I freely admit that one of the most challenging times as manager was when I felt that my way of doing something would produce better outcomes than the path my subordinates wanted to pursue. On one hand, I wanted to empower people to take responsibility (I know I read that somewhere), but, on the other hand I was on the hook for meeting financial performance goals and allowing them to proceed and “get it wrong” might have resulted in putting me in hot water. What to do? I wish I could say I always had the foresight to stand back and give my staff the leeway they needed and use these situations as coaching opportunities. I didn’t. When the stakes were high, it felt almost impossible. However, I came to learn over time that inserting myself too often or too strongly was crippling their ability to grow and learn. I got better at managing this with experience – but it was a difficult struggle.
Many executives I encounter will say openly that they wish their organizations were more innovative. While they say that with honesty (I hope), I wonder if they think deeply about it. After all, innovation involves risk. Trying something new that may not work could cost you time and money in the short run. So how much innovation can you afford?
We mostly would agree that we learn from failure. It is a natural (and effective) process for us. I would say that we actually learn BETTER from our mistakes than from our successes. The truth is that the art of managing involves balancing these dichotomies.
Determining where on the spectrum you want to land is an important consideration. All I know for sure is that breakthrough innovation is unlikely to occur in an environment with no tolerance for reasonable failures.
On this point, here are what some contemporary thinkers have to say:
“All of us fail. Successful people fail often, and, worth noting, learn more from that failure than everyone else.” —Seth Godin in How to Fail
“I contend, and I love this irony, that it is their mindset about failure and its purpose, their ability to put failure into that proper perspective, to use failure for a purpose and their ability to harness failure to fuel persistence, that makes them winners. Winners, in other words, don’t view failure as an end point, but as a learning point.” –Lee Burns, Learning from Losing and the Gift of Failing
So this begins to paint a picture about how, while failure is not something to which we want to aspire per se, we must have the WILLINGNESS to fail before we can step out and try new and different things. (This probably explains why children generally perform better than adults on many tests of creativity, divergent thinking, and innovation abilities – something about which I have written many times in past articles. Kids are initially fearless in trying new and different things, but as they age they become more influenced by the need to be socially accepted and teachers reinforce the importance of conformity. (See, for example this Sir Ken Robinson talk on How Schools Kill Creativity.)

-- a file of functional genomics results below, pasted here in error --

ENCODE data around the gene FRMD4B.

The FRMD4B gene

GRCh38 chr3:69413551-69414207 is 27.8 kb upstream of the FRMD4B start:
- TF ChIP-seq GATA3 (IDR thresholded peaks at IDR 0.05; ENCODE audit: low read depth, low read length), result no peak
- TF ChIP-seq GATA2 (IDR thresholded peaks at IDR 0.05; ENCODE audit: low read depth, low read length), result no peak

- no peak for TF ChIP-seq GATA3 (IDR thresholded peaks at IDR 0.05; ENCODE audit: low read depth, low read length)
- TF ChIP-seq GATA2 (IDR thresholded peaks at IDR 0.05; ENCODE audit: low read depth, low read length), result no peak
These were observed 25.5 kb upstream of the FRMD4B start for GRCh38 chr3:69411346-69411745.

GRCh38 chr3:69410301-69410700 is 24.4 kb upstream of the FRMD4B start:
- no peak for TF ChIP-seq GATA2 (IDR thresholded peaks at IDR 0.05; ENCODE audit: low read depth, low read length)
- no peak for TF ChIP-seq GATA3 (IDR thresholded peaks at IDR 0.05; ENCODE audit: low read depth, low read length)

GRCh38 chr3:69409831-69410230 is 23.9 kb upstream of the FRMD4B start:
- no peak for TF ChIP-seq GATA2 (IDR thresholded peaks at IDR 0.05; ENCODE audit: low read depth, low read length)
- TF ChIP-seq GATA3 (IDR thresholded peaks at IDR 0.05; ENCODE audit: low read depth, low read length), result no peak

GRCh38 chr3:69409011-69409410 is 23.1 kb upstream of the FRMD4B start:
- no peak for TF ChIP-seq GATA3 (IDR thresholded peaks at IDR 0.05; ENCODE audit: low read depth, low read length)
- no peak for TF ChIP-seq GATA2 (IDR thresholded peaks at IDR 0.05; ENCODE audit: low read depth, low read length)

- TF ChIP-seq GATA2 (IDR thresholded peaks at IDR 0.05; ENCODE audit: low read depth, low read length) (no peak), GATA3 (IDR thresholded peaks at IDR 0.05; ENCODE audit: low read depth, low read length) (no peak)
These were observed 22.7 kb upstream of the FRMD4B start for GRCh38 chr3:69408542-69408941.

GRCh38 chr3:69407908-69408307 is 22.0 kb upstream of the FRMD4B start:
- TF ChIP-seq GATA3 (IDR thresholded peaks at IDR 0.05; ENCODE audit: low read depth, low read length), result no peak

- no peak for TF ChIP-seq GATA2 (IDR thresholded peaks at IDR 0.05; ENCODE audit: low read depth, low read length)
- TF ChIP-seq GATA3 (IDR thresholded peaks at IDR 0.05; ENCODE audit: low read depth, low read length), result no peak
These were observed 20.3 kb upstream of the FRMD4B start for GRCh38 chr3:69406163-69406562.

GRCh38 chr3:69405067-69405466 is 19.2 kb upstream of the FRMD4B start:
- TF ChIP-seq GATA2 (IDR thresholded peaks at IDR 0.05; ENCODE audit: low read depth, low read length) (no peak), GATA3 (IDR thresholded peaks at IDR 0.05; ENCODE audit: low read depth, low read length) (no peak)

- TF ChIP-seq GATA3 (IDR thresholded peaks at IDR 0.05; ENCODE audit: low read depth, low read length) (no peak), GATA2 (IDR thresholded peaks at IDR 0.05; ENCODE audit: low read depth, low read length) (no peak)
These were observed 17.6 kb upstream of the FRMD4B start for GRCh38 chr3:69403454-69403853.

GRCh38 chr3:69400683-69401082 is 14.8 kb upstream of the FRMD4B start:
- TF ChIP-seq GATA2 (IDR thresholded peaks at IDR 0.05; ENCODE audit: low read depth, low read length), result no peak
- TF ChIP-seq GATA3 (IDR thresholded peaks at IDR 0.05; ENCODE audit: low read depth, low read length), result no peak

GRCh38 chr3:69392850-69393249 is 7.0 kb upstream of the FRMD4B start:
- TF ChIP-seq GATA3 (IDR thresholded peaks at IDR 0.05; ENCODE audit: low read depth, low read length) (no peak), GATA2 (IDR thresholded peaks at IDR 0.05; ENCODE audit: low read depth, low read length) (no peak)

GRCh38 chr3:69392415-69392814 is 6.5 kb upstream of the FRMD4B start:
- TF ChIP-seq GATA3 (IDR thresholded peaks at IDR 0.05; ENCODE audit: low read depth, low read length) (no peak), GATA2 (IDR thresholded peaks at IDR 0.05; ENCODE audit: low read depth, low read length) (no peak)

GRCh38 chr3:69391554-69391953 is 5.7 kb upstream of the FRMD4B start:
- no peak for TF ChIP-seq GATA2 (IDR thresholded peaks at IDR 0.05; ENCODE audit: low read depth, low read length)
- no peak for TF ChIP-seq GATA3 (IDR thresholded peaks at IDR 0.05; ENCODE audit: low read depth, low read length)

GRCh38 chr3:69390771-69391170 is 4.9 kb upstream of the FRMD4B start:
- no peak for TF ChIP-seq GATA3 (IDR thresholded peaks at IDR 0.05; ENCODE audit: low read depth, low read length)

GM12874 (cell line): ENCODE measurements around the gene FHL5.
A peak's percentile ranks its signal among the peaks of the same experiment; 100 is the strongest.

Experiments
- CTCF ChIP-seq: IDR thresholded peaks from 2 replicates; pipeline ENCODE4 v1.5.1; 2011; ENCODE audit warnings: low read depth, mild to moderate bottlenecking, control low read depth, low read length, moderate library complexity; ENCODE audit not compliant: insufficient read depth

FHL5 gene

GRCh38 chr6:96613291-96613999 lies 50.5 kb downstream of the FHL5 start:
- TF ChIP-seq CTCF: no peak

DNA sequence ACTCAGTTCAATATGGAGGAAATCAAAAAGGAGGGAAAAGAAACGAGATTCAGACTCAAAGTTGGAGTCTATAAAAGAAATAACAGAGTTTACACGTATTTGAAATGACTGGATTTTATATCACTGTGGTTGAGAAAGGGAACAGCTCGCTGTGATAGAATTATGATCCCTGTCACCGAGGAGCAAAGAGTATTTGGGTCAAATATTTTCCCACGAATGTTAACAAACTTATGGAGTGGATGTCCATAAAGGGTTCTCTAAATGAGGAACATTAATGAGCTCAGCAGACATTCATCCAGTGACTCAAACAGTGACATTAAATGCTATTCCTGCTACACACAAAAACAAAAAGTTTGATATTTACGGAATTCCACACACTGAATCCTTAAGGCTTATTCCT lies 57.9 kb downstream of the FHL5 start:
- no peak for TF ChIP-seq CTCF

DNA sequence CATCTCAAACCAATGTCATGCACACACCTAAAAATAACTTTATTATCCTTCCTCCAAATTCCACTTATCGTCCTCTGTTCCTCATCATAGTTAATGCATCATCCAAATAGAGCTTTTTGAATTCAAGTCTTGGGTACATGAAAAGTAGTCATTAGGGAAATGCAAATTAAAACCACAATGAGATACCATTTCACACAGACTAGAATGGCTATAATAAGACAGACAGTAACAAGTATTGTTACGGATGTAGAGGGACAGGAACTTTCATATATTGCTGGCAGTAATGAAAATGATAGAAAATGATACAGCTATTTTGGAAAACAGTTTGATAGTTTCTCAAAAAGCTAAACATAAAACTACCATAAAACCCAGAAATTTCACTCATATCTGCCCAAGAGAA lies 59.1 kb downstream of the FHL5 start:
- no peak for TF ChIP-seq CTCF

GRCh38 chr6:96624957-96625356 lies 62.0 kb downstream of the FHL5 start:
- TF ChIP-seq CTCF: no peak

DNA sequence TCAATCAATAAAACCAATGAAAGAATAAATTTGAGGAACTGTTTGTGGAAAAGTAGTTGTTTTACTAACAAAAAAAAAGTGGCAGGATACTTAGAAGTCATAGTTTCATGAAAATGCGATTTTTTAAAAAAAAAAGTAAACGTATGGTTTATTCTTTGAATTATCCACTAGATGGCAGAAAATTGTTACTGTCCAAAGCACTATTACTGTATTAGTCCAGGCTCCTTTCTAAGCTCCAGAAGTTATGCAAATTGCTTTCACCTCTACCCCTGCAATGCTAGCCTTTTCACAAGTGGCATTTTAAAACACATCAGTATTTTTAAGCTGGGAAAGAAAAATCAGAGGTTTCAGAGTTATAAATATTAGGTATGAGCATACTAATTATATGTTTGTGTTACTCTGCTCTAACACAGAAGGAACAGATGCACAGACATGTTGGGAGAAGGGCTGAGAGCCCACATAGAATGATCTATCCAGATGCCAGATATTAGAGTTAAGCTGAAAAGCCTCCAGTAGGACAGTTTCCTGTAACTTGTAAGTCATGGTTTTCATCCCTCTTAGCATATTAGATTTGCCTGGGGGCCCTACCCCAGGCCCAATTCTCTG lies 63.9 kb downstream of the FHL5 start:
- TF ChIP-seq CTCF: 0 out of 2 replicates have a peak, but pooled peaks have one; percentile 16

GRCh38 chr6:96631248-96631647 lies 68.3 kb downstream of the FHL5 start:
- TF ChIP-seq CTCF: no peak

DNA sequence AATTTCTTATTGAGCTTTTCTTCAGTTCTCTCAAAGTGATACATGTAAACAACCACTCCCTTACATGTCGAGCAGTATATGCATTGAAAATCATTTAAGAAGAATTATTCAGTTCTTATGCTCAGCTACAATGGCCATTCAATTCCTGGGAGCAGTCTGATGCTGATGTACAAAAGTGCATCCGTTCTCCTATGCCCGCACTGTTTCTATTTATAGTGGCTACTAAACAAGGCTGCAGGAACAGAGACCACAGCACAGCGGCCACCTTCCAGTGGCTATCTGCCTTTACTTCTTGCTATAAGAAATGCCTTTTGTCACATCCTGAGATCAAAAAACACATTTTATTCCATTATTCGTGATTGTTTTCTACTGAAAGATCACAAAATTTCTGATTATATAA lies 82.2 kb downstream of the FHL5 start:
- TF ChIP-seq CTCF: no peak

So how do you create a “failure friendly environment” in your organization?
In general, the more short term metrics driven your organization is, the more risk averse it will be (and the less innovative). So if you think your organization is too much this way, here are some ideas.
Consider the story by Margaret Heffernan where she describes how she ran into the head of a fantastic school that, every year, runs a Failure Week. The point of the exercise is to encourage the students to dare to fail. Every afternoon, students stand up and discuss – proudly – what they tried, how it failed and what they learned from the experience. The bigger the failure, the bigger the learning and the greater the kudos. The point of the exercise is to accustom the students to the idea that failure = learning.
What do you think?
In his book Adapt: Why Success Always Starts with Failure, Tim Harford argues that success comes when people manage to get things right at an individual level, after they learn by first hand personal experience what was not working. He details that in the case of the Iraq war, we experienced initial success in defeating Hussein’s Republican Guard, but did a poor job of anticipating the chaotic consequences of the resulting power vacuum and terrorist insurgency. For some time, Pentagon planners did not know how to achieve success, but officers on the ground who lived the problems every day began to see a way clear to revise tactics and strategies, building infrastructures, forming alliances, and equipping the Iraqi’s themselves to stand up against terrorists. This would not have been possible without the preceding turmoil and early losses.
Or, think about the Apollo 13 near disaster after an electrical short caused a massive explosion. That act brought our arguable some of the best of what NASA represented, as countless physicists engineers and scientists banded together to solve multiple crucial problems and they brought the three stranded astronauts home safely.
So we as humans are pretty good at learning from and adapting to failures. It is a part of our life experience, and so too should it be a part of your organizations. If all we do is celebrate our successes, we send a strong message that “no failures are tolerated here.” That is a dangerous message to send.
Every organization needs some entrepreneurial spirit. Taking risk is a necessary part of new idea and new business creation. Risk takers won’t likely stay within your company if you shackle them. They might go off instead and become your competitors.
So think hard about where to strike the right balance in your organization. Failure is something to manage, yes, but also to accept, and even to celebrate and recognize.
From This I Believe, NPR, Failure is a Good Thing, by Jon Carroll